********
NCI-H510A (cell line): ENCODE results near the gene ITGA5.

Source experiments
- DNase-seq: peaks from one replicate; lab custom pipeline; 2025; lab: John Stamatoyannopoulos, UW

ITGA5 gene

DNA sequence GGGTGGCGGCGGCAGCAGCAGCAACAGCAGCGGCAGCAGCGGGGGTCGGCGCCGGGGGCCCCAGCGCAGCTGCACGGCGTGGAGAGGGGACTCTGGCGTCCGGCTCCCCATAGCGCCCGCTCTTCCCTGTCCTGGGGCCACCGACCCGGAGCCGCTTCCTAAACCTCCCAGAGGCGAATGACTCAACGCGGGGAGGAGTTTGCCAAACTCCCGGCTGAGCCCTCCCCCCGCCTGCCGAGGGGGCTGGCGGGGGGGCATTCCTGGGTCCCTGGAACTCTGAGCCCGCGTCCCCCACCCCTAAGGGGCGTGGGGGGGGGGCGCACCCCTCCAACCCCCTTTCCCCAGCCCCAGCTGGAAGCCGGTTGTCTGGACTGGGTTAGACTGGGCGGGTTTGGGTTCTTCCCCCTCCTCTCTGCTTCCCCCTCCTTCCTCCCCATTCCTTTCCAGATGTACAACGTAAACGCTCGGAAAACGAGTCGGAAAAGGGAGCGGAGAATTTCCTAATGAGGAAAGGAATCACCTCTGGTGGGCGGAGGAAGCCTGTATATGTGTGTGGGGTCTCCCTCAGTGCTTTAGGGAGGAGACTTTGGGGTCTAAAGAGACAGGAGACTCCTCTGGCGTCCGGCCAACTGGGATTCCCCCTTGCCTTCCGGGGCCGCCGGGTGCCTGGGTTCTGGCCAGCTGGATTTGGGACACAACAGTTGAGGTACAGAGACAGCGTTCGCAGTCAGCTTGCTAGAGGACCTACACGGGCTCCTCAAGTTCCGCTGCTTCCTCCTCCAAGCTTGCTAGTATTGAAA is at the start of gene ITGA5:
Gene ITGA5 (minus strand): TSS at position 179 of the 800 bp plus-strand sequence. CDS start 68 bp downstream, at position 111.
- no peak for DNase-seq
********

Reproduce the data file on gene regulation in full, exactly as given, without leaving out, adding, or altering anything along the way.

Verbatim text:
NCI-H510A (cell line): ENCODE results near the gene ITGA5.

Source experiments
- DNase-seq: peaks from one replicate; lab custom pipeline; 2025; lab: John Stamatoyannopoulos, UW

ITGA5 gene

DNA sequence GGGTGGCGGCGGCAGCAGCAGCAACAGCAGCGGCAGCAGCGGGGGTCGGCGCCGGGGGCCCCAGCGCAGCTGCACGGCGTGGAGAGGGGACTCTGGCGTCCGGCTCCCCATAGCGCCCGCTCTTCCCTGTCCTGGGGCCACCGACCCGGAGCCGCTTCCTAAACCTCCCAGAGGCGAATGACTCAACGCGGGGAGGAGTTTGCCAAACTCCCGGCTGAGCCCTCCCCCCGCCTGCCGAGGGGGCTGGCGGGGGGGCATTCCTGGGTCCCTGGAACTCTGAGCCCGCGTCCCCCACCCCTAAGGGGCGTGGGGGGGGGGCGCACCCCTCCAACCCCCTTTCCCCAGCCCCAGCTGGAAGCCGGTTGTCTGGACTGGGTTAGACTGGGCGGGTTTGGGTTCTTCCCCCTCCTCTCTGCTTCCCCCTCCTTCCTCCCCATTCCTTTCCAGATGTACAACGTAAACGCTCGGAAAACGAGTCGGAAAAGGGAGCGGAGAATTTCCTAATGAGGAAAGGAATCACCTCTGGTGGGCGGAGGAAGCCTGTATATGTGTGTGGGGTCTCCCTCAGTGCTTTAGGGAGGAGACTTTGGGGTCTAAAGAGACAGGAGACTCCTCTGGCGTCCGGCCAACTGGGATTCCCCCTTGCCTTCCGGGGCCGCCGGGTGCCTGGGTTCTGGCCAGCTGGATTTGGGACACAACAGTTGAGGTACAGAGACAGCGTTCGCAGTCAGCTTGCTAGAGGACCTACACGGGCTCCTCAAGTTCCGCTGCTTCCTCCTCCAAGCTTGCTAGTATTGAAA is at the start of gene ITGA5:
Gene ITGA5 (minus strand): TSS at position 179 of the 800 bp plus-strand sequence. CDS start 68 bp downstream, at position 111.
- no peak for DNase-seq